Built my first cross cut sled, now I need some advice.

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Forum topic by BTimmons posted 06-19-2012 08:30 PM 1888 views 0 times favorited 6 replies Add to Favorites Watch
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2303 posts in 2655 days

06-19-2012 08:30 PM

Topic tags/keywords: jig tablesaw crosscut sled miter question

Here it is, in all its bare bones glory. I used the quick and easy sled building method described in the most recent issue of Fine Woodworking.

Now here’s where my question comes in. There’s a current project of mine that requires me to cut 45 degree miters to form corners on some oak window cornices. I considered pushing the boards along the surface of the table itself, but there is too much friction for me to keep a long board perpendicular to the blade. Hence the need for a sled.

Would it be extremely detrimental to this sled to cut a second slot at 45 degrees? I’m guessing this would leave a portion of the sled surface floating between the front and rear fences, between where the 90 and 45 cuts are made. Would that weaken the sled beyond all usefulness? I built this one with the 90 degree slot because, well, I need it anyway and I’ll get lots of use from it. But can I get away with using this for two angles? What if I only raise the blade in the center and cut through the rear fence only for the 45 degree slot, leaving the front fence intact? The rear fence is solid maple that’s about an inch and half thick, so it should be more than rigid enough, right?


Oh yeah, forget about building a jig to hold the workpiece at 45 degrees relative to the blade. One of the boards is about 6 feet long, I can’t have that sticking up in the air.

-- Brian Timmons -

6 replies so far

View Loren's profile


10477 posts in 3817 days

#1 posted 06-19-2012 08:51 PM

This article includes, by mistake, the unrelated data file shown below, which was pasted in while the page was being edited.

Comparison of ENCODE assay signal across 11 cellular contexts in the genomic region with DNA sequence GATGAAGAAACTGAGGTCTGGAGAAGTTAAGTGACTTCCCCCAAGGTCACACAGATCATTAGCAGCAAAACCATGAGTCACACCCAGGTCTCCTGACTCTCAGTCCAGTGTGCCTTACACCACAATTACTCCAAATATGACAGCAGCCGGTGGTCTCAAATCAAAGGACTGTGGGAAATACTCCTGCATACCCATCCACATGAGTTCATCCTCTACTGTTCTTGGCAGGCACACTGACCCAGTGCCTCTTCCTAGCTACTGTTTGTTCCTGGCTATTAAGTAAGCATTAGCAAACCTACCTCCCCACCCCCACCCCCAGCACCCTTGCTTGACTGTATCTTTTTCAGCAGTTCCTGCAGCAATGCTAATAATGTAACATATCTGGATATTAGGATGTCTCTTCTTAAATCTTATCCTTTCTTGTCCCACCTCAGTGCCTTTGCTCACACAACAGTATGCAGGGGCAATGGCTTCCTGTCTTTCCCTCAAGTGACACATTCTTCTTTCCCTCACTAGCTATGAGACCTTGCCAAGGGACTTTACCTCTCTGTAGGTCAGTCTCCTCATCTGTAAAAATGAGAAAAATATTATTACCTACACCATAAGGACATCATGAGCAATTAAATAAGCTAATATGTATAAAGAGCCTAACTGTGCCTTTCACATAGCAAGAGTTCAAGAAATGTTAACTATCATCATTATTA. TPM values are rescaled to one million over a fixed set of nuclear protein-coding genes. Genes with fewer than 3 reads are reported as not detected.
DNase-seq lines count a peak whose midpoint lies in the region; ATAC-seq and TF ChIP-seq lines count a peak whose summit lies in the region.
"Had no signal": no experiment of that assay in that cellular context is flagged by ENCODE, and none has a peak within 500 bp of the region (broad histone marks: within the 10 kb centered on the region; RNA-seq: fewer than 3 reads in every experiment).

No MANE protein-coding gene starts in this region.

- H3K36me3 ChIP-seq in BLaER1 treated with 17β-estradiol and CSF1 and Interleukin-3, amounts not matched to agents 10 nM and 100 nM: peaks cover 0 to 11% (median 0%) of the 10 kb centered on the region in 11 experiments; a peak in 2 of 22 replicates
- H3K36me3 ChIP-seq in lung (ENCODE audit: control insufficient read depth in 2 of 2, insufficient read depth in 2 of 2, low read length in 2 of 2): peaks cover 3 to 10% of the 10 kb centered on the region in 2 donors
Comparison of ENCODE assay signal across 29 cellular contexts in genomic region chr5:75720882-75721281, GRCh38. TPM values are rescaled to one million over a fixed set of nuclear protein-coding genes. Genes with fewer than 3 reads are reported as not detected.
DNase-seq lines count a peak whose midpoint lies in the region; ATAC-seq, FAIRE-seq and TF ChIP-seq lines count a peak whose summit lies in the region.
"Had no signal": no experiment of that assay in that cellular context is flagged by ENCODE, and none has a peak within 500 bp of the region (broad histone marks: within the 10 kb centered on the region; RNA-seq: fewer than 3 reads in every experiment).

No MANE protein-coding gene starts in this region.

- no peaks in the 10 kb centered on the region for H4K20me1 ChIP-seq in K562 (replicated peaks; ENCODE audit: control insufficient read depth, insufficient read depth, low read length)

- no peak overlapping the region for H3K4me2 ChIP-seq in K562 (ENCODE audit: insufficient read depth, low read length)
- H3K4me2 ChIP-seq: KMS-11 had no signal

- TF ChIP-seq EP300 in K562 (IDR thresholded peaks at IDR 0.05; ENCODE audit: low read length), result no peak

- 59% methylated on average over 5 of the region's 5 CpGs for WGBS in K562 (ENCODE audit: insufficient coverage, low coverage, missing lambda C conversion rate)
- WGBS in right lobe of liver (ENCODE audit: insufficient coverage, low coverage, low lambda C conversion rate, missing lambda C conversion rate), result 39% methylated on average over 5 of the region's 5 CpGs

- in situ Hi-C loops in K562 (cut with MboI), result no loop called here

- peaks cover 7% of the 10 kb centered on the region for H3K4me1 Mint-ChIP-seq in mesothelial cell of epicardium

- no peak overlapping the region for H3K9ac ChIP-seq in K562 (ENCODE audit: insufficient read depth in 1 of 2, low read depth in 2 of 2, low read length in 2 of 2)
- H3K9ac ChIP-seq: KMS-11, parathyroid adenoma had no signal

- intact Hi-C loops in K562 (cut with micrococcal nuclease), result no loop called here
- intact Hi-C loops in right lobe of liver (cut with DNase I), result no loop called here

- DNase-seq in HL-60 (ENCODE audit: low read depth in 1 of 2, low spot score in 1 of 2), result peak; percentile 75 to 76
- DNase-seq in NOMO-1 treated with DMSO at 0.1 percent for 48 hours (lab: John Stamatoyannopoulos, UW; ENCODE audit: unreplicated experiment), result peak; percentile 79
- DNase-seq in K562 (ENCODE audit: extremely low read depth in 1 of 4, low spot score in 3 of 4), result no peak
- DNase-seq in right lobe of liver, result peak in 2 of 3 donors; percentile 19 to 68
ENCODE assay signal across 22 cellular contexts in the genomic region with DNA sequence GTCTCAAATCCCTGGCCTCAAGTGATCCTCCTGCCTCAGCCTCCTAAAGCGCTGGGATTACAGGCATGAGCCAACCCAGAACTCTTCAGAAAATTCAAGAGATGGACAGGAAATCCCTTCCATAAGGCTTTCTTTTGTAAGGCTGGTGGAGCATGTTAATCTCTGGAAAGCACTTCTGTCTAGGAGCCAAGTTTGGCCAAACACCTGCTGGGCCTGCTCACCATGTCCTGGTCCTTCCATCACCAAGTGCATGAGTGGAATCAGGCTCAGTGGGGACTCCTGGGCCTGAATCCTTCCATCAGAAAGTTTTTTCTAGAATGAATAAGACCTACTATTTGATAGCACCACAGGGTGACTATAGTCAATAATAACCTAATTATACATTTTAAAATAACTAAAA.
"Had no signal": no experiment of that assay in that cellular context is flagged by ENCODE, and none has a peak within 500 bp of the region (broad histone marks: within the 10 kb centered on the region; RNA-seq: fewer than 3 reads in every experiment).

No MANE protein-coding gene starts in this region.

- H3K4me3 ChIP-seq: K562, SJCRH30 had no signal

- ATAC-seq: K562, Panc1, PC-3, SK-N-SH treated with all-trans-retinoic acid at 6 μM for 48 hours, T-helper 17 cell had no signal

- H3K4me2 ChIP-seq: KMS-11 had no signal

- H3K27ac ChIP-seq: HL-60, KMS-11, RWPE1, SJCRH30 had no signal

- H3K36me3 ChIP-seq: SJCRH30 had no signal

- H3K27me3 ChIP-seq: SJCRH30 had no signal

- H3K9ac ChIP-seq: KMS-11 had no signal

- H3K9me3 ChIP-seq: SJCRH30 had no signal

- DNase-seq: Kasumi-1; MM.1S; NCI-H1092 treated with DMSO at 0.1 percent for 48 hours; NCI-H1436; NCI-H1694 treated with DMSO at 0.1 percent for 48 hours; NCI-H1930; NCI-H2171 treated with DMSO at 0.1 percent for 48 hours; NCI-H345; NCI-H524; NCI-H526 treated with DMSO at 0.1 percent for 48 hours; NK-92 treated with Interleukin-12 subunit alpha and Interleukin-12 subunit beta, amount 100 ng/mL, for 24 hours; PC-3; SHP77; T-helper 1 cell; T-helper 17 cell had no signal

You lose the zero-clearance feature of a sled when you start tilting
the blade. That’s the main issue. There are ways to prevent
bottom chipping even after widening the sled slot… you can add
a masonite face and an insert. You can rout a hole for a flush
insert. You can put masking tape on the board you are cutting.

In terms of weakening the sled it’s not a big deal with the design
you have. I’d recommend making a simple jig however that screws
to your sled. You’ve rejected the idea already but with clamps
holding the board the cut will actually be more secure than
if you made the cut horizontally with no clamp. The amount
of “stick-up” would be not be outrageous in a 72” board at
45 degrees.

View BTimmons's profile


2303 posts in 2655 days

#2 posted 06-19-2012 09:23 PM

Hmm. I suppose if I went with the last route you suggest, at least then I won’t have to tilt the blade away from 90 degrees.

Or do you think I should just bite the bullet and make a smaller dedicated miter sled?

-- Brian Timmons -

View Bobmedic's profile


381 posts in 2971 days

#3 posted 06-19-2012 09:46 PM

Make the dedicated miter sled. I have one of each and they both give me great results. Miters have always been an issue with me and after I built my miter sled, no more issues. I cut miters that fit perfect every time and look like they were cut with a laser. I tuned my cross cut sled using the 5 cut method and after the first adjustment it was dead on, I got lucky. I would have been happy with it being 10 thou out or so but it was perfect. This miter sled from a fellow LJ works great.

View BTimmons's profile


2303 posts in 2655 days

#4 posted 06-20-2012 12:23 AM

Bob, thanks for weighing in. The link is helpful, too. I guess I might just go with another sled. It’s extra effort, sure, but I think that attempting a “shortcut” would only cause headaches.

-- Brian Timmons -

View gfadvm's profile


14940 posts in 2860 days

#5 posted 06-20-2012 02:49 AM

If I understand your question, my answer would be to tilt your blade and use a long fence on your miter gauge.

-- " I'll try to be nicer, if you'll try to be smarter" gfadvm

View BTimmons's profile


2303 posts in 2655 days

#6 posted 06-20-2012 02:56 AM

Dude! That makes total sense and it’s a much more elegant answer to my problem. Thanks, now I wonder why it didn’t occur to me.

-- Brian Timmons -

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